One such story is of Sister of Charity of Nazareth Mary Lucy Dosh, who died at age 22 of typhoid fever the first year of the war in 1861 while ministering to Union and Confederate fever patients at a hospital in Paducah, Ky. She was given a funeral with military honors.
Sister Dosh was a music teacher at St. Mary’s Academy in Paducah when a Union general asked the sisters at the school for help at a hospital in the city. Sister Martha Drury, superior at the school, and six companions closed their school and took on nursing duties.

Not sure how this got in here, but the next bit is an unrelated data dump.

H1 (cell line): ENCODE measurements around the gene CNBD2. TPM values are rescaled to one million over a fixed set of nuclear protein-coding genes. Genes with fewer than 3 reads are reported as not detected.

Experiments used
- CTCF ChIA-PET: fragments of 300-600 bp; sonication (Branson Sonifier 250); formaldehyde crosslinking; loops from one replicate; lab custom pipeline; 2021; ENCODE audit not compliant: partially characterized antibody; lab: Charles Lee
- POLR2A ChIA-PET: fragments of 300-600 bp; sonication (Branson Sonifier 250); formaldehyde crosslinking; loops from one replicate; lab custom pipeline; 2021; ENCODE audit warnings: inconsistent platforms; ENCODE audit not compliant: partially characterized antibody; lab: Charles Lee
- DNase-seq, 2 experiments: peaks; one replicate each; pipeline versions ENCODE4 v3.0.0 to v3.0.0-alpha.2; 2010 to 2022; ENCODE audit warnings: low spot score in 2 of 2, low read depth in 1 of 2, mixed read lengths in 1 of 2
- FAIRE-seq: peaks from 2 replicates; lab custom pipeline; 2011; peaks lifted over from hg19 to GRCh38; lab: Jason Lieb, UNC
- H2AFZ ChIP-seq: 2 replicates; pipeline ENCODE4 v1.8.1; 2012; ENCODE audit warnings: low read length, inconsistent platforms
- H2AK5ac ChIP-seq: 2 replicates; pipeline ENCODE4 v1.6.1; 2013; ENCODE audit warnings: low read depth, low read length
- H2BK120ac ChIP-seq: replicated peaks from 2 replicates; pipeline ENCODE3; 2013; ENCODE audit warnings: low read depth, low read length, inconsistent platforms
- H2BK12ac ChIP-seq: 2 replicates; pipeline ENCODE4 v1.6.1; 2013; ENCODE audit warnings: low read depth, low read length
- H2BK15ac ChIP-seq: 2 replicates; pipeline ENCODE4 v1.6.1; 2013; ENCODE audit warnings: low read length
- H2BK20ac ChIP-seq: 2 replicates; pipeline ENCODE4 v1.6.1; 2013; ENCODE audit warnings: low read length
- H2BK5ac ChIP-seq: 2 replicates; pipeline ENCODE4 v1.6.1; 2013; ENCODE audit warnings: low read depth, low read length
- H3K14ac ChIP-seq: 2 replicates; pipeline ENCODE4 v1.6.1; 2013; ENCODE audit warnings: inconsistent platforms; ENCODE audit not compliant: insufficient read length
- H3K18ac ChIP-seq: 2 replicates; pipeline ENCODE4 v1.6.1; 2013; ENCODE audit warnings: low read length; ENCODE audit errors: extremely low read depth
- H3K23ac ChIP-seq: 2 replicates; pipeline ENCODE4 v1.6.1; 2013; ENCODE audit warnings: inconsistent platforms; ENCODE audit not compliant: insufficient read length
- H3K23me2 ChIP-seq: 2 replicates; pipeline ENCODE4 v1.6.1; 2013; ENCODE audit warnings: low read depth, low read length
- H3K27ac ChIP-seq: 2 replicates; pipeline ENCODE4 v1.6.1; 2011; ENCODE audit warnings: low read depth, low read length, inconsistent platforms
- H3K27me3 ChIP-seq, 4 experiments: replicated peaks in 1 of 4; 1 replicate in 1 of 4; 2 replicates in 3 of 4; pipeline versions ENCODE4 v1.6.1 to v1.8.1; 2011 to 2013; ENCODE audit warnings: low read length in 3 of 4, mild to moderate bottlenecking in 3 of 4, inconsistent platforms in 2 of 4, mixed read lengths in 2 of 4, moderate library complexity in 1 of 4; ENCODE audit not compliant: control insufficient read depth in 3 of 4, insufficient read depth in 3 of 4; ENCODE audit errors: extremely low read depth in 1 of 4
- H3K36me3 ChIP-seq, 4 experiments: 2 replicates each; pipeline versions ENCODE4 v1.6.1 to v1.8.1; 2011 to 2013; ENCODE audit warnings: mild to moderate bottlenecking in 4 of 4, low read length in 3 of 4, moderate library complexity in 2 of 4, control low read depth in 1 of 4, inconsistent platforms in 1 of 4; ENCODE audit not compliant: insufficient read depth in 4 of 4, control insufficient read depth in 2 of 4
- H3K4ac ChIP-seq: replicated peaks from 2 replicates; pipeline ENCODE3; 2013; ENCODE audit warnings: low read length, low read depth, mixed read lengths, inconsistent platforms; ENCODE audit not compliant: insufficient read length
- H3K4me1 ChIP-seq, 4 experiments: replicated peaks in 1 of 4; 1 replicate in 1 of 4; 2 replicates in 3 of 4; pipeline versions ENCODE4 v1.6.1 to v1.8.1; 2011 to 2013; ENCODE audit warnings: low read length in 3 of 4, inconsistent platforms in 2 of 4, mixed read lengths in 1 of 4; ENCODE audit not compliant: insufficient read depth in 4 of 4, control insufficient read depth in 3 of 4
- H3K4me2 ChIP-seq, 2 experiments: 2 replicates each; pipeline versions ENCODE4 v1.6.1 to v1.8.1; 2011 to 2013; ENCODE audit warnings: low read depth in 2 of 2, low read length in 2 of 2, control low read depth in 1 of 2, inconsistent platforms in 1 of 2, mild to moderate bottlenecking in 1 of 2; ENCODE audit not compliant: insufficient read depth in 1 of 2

Accounts from this period note that Sister Dosh sometimes sang softly as she worked in the hospital and that she ate less food so patients could have more. At Christmas she decorated the hospital’s fever ward with streamers to remind the patients of home.
She contracted the fever herself and died on Dec. 29, 1861. Hospital staff and the soldiers in both armies were grief stricken by her death because she was held in such high esteem.
An honor guard of Union and Confederate soldiers at the hospital was formed to accompany Sister Dosh’s body on a gunboat, under a flag of truce, on the Ohio River to Uniontown, Ky., and then across country for burial at St. Vincent’s Academy in Union County, where she had attended school. Her burial was described as a day “the war stopped in Kentucky.”